‘Good start in ties’ – Indian officials hold first talks with Taliban in Afghanistan

  • Indian officials met with Taliban leader Amir Khan Muttaqi.
  • The discussion was set up to discuss aid and bilateral ties.
  • There are no formal ties between Afghanistan and India.

A team of Indian officials met with Afghanistan’s acting foreign minister to discuss bilateral ties and humanitarian aid, the Taliban said, during what was the first visit to Kabul since the group took control of the country in 2021.

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Poverty and hunger have exploded in Afghanistan since the Taliban came to power after the United States withdrew, and India has sent food grains and other aid.

The acting foreign minister of the Taliban government, Mawlawi Amir Khan Muttaqi, met with an Indian delegation from the foreign ministry led by JP Singh, a secretary of the ministry.

Taliban Foreign Ministry spokesman Abdul Qahar Balkhi said on Twitter:

The meeting focused on India-Afghan diplomatic relations, bilateral trade and humanitarian aid.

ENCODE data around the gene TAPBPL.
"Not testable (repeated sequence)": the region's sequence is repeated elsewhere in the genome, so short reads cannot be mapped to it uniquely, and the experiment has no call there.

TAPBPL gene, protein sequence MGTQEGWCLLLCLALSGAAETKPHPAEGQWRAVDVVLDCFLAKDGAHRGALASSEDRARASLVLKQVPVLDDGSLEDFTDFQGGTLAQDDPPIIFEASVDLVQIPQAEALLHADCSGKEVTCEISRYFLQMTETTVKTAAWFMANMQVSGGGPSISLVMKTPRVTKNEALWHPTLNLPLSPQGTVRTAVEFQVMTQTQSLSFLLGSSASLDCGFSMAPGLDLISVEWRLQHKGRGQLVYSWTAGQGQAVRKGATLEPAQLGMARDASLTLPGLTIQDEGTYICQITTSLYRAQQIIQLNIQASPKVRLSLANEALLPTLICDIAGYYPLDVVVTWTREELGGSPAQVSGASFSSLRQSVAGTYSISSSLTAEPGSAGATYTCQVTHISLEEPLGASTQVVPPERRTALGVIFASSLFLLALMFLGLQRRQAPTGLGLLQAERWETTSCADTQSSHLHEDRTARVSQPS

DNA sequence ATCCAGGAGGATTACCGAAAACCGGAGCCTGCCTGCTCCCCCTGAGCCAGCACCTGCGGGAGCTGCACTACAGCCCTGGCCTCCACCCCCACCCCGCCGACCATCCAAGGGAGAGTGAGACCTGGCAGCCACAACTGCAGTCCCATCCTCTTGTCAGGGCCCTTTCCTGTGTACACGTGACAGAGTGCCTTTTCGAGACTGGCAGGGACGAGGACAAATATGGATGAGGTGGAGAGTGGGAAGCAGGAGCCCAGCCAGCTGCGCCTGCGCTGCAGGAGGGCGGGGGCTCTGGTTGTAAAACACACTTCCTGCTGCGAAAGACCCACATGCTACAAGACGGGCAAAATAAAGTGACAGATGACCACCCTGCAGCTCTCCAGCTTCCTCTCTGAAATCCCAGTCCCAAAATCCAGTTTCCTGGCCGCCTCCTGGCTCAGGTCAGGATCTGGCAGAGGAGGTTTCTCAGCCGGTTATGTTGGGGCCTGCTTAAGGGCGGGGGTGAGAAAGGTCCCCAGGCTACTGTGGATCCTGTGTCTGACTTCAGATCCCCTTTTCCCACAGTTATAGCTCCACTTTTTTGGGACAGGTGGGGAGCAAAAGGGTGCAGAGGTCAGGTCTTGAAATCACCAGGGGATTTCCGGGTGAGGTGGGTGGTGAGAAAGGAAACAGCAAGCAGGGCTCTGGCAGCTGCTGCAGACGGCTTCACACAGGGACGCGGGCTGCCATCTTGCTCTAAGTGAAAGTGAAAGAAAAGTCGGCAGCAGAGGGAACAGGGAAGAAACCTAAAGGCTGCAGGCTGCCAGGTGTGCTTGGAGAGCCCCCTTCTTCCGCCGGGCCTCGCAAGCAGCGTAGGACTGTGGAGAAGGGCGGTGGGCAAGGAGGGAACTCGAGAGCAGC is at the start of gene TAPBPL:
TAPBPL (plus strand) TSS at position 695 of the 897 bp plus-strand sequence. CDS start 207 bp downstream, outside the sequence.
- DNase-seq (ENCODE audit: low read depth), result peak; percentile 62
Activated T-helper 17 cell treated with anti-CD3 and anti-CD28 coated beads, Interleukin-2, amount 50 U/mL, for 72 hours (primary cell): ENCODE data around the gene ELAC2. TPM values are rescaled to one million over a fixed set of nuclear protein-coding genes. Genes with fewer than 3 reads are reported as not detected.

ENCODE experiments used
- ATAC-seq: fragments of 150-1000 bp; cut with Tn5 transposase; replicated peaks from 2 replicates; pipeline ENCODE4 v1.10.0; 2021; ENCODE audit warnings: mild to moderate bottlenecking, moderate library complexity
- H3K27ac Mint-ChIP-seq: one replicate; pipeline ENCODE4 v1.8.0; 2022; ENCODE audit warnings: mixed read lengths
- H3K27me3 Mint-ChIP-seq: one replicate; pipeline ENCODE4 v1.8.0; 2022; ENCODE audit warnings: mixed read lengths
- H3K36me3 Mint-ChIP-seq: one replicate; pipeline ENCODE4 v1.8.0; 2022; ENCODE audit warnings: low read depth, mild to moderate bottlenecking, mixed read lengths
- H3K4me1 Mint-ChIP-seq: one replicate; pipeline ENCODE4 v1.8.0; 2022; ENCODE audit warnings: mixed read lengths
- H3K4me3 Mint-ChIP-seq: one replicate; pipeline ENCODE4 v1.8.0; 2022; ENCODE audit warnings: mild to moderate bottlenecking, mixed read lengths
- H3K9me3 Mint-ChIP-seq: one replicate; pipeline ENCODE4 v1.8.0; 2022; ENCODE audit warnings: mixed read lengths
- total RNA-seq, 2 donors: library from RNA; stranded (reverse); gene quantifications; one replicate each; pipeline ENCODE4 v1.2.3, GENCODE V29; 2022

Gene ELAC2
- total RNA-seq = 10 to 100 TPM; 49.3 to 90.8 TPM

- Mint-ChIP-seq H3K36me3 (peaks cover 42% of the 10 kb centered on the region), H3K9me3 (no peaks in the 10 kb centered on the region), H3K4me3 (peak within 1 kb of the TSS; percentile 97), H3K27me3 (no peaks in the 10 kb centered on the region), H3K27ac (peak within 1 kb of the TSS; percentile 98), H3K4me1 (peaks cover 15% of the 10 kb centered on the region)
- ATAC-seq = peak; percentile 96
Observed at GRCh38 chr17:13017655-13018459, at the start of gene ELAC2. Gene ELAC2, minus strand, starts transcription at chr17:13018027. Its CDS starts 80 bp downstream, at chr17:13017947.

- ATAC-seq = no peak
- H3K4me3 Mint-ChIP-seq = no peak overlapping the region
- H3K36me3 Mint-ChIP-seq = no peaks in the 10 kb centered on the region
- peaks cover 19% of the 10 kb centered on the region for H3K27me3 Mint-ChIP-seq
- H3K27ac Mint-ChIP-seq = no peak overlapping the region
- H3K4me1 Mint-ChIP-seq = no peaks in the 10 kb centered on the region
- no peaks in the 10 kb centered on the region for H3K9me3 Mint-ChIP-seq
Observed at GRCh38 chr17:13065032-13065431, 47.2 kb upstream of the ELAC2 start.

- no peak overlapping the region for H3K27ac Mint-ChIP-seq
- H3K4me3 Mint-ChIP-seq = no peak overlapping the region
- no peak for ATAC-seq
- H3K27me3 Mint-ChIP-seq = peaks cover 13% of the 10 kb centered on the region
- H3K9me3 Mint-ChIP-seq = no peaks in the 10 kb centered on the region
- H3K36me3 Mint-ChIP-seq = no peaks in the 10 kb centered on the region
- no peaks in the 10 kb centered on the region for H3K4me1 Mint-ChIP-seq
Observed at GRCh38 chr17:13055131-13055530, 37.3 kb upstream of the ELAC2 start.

Balkhi said the minister called the visit a “good start to ties between the two countries”.

India has no formal diplomatic ties with the Taliban government, but its envoys have previously met with Taliban representatives in Qatar’s capital Doha, where the group has an office.

Asked if New Delhi now officially recognized the Taliban government, Indian Foreign Ministry spokesman Arindam Bagchi told reporters that they “read way too much into the visit”.

The ministry said in a statement earlier that the officials would oversee the delivery of humanitarian aid and visit areas targeted by Indian-backed programs or projects.

India has donated about 20,000 tons of wheat, 13 tons of medicines, 500,000 doses of Covid-19 vaccine and winter clothing, with more medicines and food grains on the way, it said.

India withdrew its officials from Afghanistan and closed its embassy last August, though it is keen to maintain ties with the country where its regional rival Pakistan has significant influence.

Bagchi declined to say when the embassy could reopen, except to say that local staff had continued to operate and ensure proper maintenance and maintenance of its buildings there.

Muttaqi expressed his gratitude for the Indian humanitarian and medical assistance to Afghanistan and stressed the importance of India’s resumption of projects, its diplomatic presence in Afghanistan and the provision of consular services to Afghans, especially Afghan students and patients, Balkhi said. .

Before the Taliban took power, India provided training and military equipment to Afghan security forces, but had no troops on the ground. It was also the largest provider of development aid to Afghanistan in the region.

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